Groups urge Supreme Court to reject FCA provider liability theory
Professional associations are pushing for the Supreme Court to reject a “one-size-fits-all” liability theory under the False Claims Act when the court reviews the issue this year.
Two briefs filed last week by the American Hospital Association and the National Association of Criminal Defense Lawyers argue that the theory of implied certification goes beyond the scope of the False Claims Act and shouldn't be actionable.
The theory assumes that healthcare providers are compliant with federal regulations when they submit reimbursement claims, even if they did not expressly state that they were compliant. Under the theory a provider can be found in violation of the FCA if they didn't comply with a certain rule or regulation, even if that regulation isn't specifically a condition of reimbursement.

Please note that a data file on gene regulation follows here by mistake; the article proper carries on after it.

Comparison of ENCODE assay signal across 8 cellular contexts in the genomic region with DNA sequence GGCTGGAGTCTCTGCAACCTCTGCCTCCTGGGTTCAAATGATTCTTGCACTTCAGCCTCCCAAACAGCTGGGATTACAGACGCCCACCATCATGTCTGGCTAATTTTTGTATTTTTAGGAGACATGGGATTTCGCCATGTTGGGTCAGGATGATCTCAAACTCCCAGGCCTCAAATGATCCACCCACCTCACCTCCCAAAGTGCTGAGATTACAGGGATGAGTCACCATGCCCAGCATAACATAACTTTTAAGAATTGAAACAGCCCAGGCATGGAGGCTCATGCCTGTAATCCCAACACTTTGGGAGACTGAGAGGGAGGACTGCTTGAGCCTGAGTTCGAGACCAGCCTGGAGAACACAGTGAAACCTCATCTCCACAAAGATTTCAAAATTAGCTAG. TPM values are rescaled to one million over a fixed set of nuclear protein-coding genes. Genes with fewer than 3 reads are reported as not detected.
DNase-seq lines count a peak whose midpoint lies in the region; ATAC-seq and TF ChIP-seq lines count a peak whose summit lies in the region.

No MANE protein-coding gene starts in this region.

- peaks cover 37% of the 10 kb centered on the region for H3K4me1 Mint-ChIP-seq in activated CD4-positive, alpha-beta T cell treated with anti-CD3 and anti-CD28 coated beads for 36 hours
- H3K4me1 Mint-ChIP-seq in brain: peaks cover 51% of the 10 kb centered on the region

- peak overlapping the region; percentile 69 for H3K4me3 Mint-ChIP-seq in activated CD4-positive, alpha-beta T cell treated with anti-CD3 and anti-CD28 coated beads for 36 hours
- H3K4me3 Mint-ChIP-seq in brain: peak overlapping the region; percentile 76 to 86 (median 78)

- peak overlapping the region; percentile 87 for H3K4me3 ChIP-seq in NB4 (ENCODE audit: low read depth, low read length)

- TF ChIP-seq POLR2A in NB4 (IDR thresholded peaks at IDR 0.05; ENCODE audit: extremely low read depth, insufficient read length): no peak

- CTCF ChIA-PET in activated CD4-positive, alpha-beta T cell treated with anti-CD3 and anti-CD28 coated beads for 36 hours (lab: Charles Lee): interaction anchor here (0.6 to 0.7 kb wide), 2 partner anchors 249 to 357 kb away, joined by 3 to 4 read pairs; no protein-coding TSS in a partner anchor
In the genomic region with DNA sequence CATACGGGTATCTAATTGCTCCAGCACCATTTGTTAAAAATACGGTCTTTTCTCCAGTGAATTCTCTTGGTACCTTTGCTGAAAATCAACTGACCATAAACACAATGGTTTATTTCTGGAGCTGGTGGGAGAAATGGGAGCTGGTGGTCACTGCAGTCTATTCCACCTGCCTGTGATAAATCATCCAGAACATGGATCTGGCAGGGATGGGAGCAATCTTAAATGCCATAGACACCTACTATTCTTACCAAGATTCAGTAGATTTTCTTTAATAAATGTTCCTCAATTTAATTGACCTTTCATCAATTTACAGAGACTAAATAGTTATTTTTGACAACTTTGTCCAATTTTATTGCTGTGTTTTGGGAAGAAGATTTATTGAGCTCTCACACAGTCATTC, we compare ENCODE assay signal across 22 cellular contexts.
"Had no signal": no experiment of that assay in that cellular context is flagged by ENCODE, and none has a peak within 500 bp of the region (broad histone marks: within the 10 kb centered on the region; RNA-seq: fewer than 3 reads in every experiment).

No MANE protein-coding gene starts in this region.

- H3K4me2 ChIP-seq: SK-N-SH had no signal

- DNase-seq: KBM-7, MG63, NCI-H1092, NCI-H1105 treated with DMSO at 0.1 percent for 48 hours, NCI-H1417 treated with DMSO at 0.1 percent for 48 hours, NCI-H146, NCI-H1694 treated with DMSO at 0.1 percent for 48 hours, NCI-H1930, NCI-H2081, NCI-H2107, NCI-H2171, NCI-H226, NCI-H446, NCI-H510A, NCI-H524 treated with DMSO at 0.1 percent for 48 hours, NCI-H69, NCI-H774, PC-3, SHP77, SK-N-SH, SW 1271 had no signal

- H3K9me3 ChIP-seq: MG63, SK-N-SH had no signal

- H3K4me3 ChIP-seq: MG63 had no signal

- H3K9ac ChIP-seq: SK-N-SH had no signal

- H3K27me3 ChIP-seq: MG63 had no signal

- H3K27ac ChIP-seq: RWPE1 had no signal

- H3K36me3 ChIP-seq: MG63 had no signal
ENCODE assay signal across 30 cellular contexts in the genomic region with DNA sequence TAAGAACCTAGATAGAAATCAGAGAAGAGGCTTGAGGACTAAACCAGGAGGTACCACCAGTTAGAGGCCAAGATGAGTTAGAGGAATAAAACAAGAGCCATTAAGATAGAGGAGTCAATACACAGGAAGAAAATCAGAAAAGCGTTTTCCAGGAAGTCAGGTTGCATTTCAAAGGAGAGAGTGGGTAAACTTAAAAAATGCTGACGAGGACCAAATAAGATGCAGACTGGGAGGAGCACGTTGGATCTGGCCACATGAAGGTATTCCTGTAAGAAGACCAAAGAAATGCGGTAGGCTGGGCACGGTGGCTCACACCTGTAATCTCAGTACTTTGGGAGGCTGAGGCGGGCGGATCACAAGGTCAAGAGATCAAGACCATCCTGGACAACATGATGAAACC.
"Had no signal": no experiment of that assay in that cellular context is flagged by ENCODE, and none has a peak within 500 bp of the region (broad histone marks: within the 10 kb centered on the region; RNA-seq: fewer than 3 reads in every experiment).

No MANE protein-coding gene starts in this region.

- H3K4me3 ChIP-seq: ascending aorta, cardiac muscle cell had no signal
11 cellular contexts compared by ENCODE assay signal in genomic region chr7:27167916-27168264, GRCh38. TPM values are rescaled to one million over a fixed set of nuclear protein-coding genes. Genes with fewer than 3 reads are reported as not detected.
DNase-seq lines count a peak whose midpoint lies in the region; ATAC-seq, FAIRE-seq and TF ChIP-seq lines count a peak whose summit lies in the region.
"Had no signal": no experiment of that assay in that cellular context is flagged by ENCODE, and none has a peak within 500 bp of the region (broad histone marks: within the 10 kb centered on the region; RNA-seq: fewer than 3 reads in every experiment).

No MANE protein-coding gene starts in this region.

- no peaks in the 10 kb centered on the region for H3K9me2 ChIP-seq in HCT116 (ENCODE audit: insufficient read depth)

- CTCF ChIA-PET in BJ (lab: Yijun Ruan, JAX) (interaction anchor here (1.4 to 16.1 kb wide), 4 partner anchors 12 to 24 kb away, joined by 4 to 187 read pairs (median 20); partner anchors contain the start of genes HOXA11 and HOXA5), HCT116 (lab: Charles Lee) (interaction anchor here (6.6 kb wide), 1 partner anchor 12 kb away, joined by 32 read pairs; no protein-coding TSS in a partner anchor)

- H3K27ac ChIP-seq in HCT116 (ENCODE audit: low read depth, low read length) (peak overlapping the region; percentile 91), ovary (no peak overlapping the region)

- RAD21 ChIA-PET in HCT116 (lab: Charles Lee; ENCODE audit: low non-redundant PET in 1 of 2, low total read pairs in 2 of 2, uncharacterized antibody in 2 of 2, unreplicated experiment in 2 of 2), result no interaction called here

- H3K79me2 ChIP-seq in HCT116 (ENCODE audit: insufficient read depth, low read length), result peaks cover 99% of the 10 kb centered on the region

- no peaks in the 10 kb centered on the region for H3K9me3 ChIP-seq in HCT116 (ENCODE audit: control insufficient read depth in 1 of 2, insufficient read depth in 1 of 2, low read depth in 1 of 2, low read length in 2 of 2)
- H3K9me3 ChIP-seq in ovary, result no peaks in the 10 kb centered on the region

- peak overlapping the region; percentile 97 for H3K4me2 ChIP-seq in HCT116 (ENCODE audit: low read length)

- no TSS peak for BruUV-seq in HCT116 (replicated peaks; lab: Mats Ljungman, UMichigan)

In its brief, filed along with the Federation of American Hospitals and the Association of American Medical Colleges, the AHA said the theory would make the FCA's damages and penalties provisions a “one-size-fits-all remedy for alleged non-compliance.”
“The FCA is too blunt an instrument to be used in this way,” the AHA brief reads. “[The theory] lowers the bar as to what constitutes ‘fraud' to include payment requests that contain no false information.”
The Supreme Court's review of the theory of implied certification is a critical one to watch for the healthcare industry, as it could help reduce litigation on murky FCA issues.